Miss Kate Florence Phillips was born in Kings Norton, Worcestershire, England on 1 January 1893.
She was one of five children born to Thomas Charles Phillips (b. 1862), an engine fitter, and Mary Smith (b. 1861), both Worcestershire natives who had married in 1883.
Her four siblings were: Agnes (b. 1884), Charles (b. 1887), Ellen (b. 1889) and Edith (b. 1899).
Kate appears on the 1901 census living with her family at Martley Road, North Hallow, Worcestershire and by the time of the 1911 census she and her family were residing at 34 Waterworks Road, Worcester and she was described as an unmarried confectionary shop assistant; Kate's employer was Henry Samuel Morley (b. 1873).
Morley was the senior partner of the firm L. Morley Confectioners and was married with one daughter; he and Kate began a clandestine affair and soon made plans to elope and resettle in America. Abandoning his family, Morley and Kate boarded the Titanic in Southampton, travelling under the joint pseudonym Mr and Mrs Marshall and holding ticket number 250655 which had cost £26. The couple were travelling to Los Angeles, California, Henry having told his family and friends he was visiting that climate to recuperate from a recent illness.
The Titanic disaster was to tear the couple apart and whilst Kate survived the sinking Morley did not; in which lifeboat she escaped is not certain but it has been reported that she was clad only in a nightgown and had to be wrapped in the jumper of a crewman to keep warm.
Kate returned to England and to her family in Worcester. On 11 January 1913 on Waterworks Road she bore a child named Ellen Mary, claiming that the child was the daughter of Henry Morley although this has never been substantiated and no father's name appeared on the birth certificate. Young Ellen would spend the first decade of her life being raised by her grandparents.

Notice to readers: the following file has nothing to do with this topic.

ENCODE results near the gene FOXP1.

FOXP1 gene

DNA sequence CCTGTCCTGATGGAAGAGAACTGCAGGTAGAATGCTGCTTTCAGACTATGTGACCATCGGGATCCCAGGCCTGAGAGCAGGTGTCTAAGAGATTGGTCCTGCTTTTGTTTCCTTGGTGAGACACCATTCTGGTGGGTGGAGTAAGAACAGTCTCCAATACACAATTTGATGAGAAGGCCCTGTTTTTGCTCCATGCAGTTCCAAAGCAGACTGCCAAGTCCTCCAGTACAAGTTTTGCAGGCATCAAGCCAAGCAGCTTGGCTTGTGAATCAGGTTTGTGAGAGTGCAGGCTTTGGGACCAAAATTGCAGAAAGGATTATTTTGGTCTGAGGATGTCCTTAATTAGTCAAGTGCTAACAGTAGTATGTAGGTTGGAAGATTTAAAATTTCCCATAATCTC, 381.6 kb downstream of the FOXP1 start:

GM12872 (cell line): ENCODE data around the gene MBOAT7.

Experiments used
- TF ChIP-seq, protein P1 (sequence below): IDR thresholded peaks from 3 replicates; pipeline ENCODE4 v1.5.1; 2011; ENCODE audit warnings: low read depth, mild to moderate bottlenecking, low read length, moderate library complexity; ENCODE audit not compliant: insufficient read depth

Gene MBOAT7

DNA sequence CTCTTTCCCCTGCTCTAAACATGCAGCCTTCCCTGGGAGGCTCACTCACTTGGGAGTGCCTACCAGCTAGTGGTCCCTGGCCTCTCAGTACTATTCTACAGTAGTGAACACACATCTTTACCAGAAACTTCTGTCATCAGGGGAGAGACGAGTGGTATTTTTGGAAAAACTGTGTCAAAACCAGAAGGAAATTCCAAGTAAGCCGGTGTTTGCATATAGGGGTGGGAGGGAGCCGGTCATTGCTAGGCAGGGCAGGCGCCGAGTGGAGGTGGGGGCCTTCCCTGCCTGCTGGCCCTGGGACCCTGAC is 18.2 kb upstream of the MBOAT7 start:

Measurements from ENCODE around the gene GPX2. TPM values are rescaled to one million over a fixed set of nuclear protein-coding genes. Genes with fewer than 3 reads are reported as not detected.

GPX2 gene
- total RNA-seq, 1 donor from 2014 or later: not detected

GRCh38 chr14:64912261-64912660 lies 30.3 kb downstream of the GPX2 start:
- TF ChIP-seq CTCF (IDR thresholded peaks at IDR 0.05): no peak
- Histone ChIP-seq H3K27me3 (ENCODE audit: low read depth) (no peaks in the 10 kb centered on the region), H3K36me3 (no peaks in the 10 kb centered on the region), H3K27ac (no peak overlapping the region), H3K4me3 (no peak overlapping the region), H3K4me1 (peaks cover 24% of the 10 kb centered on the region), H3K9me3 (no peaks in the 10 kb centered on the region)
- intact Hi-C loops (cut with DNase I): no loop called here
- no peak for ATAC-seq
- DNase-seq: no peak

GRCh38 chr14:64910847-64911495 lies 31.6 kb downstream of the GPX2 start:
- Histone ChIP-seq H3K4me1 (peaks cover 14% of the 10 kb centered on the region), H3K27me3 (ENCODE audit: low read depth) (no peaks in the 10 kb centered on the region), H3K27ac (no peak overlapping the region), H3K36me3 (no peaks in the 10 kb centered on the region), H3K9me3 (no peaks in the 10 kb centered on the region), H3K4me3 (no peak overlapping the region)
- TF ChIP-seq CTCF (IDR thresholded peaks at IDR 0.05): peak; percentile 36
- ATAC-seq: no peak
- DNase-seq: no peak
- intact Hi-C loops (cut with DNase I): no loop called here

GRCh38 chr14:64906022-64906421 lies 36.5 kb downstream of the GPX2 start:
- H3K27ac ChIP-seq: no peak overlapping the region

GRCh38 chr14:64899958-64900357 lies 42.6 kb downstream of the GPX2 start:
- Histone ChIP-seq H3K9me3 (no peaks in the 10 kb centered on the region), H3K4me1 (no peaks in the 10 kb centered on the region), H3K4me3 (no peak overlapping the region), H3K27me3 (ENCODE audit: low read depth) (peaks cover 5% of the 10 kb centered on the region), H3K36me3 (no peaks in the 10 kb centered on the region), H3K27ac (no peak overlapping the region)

Kate Phillips and her daughter Ellen
Kate later moved to London and worked as a shoe and hat saleswoman;
She was married in Middlesex in 1918 to Frederick H. Watson, a café proprietor. Together they had a daughter, Joan M. Watson born 16 August 1919 in Harrow.1 Sometime around 1922 Kate assumed guardianship of her first daughter Ellen from her own parents.
Some sources allege that the relationship between mother and daughter was very strained and that Kate reportedly became physically and mentally abusive toward Ellen, prompting the authorities to step in and investigate at one point. It is further suggested that in later years Kate reportedly became further emotionally unbalanced, was hypochondriacal and attempted to take her own life on at least one occasion, one time by ingesting a corrosive liquid, landing her in an asylum.2 Her attempts at suicide, if true, failed but the last years of her life were spent bed-ridden and her husband Frederick later abandoned her. She died in Harrow, Middlesex on 27 March 1964.
Kate was cremated on 2nd April 1964 at Breakspear Crematorium, Ruislip, Middlesex her ashes were scattered in the garden of remembrance )bed plot 37.M), Kate is also remembered in the book of remembrance (First Volume). She was cremated as Kate Florence Watson.
Her daughter Ellen, known as Betty, later worked for a florist and in the London passport office; during WWII she served as a railway porter. Only when she was 11 or 12 did Ellen learn that her father was supposedly Henry Morley and then only learned that information from aunts. She became estranged from her mother and did not know she had died until months after her funeral.
Ellen was married in 1935 to a Lawrence Farmer, a bus driver, and had a son named Robert the same year but she was widowed at a young age; she remarried in 1944 to Frederick Walker. Spending much of her life in London, from the 1980s onwards Ellen settled in her native Worcestershire. She fought for years to be recognised as Morley's daughter but this was and has never been recognised.
Ellen Mary Walker (Phillips-Morley) she died 29th October 2005, aged 92, and was cremated at Worcestershire crematorium England, on 11th November 2005 her remains were picked up by the funeral directors. Her ashes were eventually scattered at Cataclew Point in Cornwall.